Oz VeGaon is a lush, accessible nature reserve in Gush Etzion that was created in 2014 in reaction to the murder by Arab terrorists of the three boys Gil-ad Shaer, Eyal Yifrach and Naftali Fraenkel. The name of the reserve (an acronym in Hebrew of the names of the three boys) is “Strength and Pride” in English.
Oz VeGaon has become a vibrant tourist attraction that includes a playground, picnic and camping area, gazebos, a library with historical volumes on Zionism, and is also a center for courses, lectures, performances, agricultural camps for youth, and family simchas.
It also hosts a wonderful painting class taught by artist Avital Sharansky, wife of the renowned former Prisoner of Zion, Natan Sharansky. I have the pleasure of being in that class. And one day, a paratrooper walked in.
He was on reserve duty and his assignment was guarding the nature reserve. He smiled, asked us if everything was okay, we said yes, and Avital invited him to paint with us.
“Thanks,” he said, “but I don’t paint, I write poetry, mostly in English.”
As both a poet and a teacher of poetry, my ears perked up.
“Please read us something you’ve written,” I asked.
And so it came to be that Staff Sergeant Daniel Bard, in full battle gear, pulled out his phone and read us this:
Open the doors
Open the doors of your heart
So love can flow from it with each beat
Widen your stride open your feet
For life moves forward there is no retreat
Open your eyes so they can see
The wonder and beauty of the world
For if they are closed how could it be
The glorious ability to take in all that lies before thee
The planet is so very vast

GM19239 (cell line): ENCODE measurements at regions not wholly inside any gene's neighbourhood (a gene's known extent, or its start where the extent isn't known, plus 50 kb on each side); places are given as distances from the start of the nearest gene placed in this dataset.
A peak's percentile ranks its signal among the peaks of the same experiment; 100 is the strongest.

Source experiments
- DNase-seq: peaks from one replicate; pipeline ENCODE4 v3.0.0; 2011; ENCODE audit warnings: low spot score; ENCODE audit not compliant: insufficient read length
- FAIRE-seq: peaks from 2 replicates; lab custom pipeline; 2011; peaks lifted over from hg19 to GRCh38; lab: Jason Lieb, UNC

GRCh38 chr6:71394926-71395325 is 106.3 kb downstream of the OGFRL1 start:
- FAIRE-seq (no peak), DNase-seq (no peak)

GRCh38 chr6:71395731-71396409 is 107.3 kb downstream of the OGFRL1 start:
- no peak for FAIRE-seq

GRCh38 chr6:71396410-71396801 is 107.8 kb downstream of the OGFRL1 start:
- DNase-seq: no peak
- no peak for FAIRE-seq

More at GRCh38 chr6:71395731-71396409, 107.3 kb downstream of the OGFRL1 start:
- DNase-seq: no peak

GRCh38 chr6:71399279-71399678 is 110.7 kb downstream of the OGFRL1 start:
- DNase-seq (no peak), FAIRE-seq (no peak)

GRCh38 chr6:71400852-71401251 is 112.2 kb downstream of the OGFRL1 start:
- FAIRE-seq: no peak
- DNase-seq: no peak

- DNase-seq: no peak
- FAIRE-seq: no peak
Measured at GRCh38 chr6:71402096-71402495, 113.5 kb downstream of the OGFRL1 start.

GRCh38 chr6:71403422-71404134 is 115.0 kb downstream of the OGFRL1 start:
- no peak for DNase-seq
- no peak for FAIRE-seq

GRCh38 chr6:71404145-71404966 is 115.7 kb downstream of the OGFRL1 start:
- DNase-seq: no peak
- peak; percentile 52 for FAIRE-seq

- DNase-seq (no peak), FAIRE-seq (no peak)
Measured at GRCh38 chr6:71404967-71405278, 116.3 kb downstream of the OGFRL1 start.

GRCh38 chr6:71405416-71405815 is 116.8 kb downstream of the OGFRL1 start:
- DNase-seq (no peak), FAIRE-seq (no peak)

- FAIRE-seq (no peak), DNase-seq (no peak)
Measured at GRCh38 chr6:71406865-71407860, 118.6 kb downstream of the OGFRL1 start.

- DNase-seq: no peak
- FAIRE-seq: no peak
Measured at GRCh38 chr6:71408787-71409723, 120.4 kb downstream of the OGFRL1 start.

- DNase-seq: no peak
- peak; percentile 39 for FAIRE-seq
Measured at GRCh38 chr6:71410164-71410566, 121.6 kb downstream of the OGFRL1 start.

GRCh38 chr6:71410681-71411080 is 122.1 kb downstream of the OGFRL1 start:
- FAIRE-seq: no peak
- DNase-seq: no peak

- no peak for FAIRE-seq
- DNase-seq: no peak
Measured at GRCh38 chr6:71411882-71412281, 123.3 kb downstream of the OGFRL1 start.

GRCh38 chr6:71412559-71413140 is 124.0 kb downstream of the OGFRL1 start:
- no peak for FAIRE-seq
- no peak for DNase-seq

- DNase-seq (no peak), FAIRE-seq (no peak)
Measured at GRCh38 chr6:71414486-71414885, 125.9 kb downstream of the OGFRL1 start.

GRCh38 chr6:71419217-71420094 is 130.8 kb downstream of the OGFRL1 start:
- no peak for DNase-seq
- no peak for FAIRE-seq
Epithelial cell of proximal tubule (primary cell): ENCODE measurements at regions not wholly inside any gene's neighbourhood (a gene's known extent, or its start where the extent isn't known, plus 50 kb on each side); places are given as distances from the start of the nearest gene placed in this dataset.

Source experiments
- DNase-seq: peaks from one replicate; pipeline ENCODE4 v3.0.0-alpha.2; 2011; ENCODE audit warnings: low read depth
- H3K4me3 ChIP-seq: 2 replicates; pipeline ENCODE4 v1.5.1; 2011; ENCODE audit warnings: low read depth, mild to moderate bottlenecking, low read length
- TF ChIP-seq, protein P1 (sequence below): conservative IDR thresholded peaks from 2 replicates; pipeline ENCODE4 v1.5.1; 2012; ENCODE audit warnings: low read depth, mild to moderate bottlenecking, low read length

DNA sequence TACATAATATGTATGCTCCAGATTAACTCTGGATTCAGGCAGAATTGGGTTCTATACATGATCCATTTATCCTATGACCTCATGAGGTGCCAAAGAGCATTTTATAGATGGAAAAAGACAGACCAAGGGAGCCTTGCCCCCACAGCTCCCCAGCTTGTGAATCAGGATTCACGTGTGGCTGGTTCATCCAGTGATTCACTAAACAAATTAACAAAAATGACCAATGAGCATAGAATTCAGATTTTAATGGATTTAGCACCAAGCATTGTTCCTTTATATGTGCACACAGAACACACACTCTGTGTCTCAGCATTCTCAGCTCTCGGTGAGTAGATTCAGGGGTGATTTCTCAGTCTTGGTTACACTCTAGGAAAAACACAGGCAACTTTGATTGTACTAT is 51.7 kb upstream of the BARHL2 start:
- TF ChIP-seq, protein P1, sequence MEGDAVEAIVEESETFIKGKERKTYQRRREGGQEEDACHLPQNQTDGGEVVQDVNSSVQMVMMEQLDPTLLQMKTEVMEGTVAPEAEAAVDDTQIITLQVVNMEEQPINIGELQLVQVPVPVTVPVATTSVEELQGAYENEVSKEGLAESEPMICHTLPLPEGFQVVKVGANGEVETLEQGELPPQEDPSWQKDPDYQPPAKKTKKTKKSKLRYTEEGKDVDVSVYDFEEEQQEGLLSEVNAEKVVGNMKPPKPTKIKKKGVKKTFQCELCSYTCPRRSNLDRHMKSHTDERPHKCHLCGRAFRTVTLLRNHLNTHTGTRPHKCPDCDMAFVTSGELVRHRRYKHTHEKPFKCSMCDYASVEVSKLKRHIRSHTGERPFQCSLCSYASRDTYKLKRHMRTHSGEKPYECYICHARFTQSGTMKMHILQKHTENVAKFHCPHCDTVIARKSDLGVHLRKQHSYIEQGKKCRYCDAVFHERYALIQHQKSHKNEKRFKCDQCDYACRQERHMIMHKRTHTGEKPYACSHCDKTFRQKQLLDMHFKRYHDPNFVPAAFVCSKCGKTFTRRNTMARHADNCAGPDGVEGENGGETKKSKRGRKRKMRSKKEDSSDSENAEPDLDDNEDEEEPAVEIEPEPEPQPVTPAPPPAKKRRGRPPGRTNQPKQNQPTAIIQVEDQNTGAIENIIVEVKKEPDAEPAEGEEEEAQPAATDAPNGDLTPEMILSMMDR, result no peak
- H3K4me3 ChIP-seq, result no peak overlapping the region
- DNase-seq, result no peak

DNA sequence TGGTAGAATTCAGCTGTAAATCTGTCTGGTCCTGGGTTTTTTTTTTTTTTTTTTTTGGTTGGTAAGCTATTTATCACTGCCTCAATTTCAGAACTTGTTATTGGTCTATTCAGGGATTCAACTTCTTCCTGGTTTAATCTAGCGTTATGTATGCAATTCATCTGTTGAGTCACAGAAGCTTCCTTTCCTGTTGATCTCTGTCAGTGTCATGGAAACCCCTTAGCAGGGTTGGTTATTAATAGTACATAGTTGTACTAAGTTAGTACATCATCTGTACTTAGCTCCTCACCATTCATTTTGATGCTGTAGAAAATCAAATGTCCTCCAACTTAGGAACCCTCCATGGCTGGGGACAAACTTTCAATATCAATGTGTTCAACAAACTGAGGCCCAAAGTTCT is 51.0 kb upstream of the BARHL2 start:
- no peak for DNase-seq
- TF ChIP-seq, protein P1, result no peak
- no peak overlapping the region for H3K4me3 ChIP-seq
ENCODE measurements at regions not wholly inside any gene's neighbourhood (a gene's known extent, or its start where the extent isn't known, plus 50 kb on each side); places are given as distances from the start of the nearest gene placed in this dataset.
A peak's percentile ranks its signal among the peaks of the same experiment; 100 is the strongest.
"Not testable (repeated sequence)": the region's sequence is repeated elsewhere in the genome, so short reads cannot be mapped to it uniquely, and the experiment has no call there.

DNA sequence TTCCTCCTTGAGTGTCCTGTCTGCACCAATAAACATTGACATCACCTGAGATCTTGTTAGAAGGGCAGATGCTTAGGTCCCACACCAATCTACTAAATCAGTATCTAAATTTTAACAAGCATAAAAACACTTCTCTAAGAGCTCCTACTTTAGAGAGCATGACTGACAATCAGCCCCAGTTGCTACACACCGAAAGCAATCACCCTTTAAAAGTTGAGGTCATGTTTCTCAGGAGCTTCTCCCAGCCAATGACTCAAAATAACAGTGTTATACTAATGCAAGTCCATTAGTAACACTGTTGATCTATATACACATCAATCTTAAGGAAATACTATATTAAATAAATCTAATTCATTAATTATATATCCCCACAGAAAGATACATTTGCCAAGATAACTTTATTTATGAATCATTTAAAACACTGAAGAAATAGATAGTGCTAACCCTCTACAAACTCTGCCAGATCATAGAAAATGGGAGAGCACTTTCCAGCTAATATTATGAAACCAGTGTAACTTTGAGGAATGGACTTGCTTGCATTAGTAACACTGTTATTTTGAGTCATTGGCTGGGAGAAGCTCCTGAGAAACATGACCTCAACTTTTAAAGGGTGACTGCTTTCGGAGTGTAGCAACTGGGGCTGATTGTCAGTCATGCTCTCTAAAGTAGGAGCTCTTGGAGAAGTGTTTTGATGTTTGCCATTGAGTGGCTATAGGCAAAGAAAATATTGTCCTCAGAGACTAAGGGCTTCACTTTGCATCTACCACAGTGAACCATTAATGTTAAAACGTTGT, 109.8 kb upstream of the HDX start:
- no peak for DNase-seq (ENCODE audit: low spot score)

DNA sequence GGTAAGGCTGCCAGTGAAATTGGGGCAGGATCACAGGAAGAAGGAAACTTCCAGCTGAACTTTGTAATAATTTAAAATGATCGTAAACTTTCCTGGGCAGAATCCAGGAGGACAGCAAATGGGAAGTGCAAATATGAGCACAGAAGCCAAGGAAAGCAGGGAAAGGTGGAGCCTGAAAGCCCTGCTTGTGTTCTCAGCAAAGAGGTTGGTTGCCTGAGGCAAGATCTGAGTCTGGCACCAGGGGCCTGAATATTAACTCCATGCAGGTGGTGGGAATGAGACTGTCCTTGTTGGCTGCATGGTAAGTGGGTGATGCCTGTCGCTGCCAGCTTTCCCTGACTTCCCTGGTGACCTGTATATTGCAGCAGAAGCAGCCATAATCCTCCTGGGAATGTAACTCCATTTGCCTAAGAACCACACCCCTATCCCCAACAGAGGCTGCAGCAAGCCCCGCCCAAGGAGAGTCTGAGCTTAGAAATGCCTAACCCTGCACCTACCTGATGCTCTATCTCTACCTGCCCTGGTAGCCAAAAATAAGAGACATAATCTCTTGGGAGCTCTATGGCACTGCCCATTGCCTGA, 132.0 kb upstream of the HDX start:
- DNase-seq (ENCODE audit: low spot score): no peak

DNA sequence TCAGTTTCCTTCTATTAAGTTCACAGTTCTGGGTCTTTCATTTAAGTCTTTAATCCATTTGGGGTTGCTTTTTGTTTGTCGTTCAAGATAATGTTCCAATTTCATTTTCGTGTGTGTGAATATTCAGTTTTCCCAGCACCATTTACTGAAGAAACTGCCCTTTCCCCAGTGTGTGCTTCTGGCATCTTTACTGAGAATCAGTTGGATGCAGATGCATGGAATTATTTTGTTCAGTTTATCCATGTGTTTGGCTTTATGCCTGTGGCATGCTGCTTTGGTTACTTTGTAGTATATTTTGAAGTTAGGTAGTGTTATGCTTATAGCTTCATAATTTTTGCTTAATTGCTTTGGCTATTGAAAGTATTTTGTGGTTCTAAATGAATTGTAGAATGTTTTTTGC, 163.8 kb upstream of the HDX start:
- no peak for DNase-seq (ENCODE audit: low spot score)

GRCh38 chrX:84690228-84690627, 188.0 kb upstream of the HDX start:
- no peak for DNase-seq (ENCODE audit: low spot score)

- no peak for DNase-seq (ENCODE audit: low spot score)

Look hence forth for changed cannot be made the past
The sea of time rages on our bodies must sail upon it with a fortuitous mind to be the sturdy mast
As we crash and curl upon and beneath the waves
We wrestle with society for to it we do not wish to be slaves
And in our thoughts we find ourselves often in crisis
When left to the realm of man and its own designed devices
But no I shall not be ever bound by chains
For I shall step lively through the time that for me remains
I relish joy and wonder for my heart has indeed known pains
Nature’s balance is manipulated by man
Yet I connect to what has been left by the natural order of life’s plan
And through city streets I may folly and fall
Yet I can never refuse the wilderness’ call
Upon stream and star my ship does ride
For by mankind the natural order is often defied
Yet lost as our race may be
I shall let the radiant beauty of each setting sun be the eternal guide for me.
We were deeply moved by his poem, took a photo with him, and then I asked him, “What is your story? And where did you learn to write poetry like that?” He told me that his father bought him the book One Hundred and One Famous Poems, and maybe that influenced his style.
As for his story, I corresponded with him later in the week. Here it is:
Daniel grew up in Chevy Chase, Maryland, near Silver Spring, to parents Marcela Kogan and Mitchell Bard, who are active members in the Ohr Kodesh Synagogue. His mother is a freelance writer, and his father has a Ph.D. in political science and runs a non-profit called the “American Israeli Cooperative Enterprise (AICE).” Mr. Bard is also a writer, and he operates and founded the Jewish Virtual Library, an educational website.
“I made aliyah with a group of like-minded individuals who came to serve in the IDF in December 2017 after doing a gap year through Masa, during which time I lived in Tel Aviv and volunteered at a school and at an animal shelter, and lived in Jerusalem and volunteered with Magen David Adom.
“During my time in Israel, on my gap year, I noticed the soldiers and how they were young adults such as myself, and when seeing a soldier in Hebron and looking into his eyes, I understood the only difference between us was that he was a Jew born in Israel and I was a Jew born in America.
“I understood and I felt it was my duty as well to come and serve in the IDF and protect the land of Israel.
“I had a counselor on my program who had been a paratrooper and when I told him I wanted to be a paratrooper like him, he said, ‘No way, you are like a noodle, the army will break you.’ I responded ‘No no, I’m like a cooked noodle, I bend I don’t break.’
“As often is the case, the strongest motivational factor to do something is when somebody tells you that you can’t do it.
“When I finished my gap year in Israel and returned to my home in Maryland, I awoke in my bed that I had slept in for twenty years, and didn’t feel at home. Then I knew that I must make aliyah.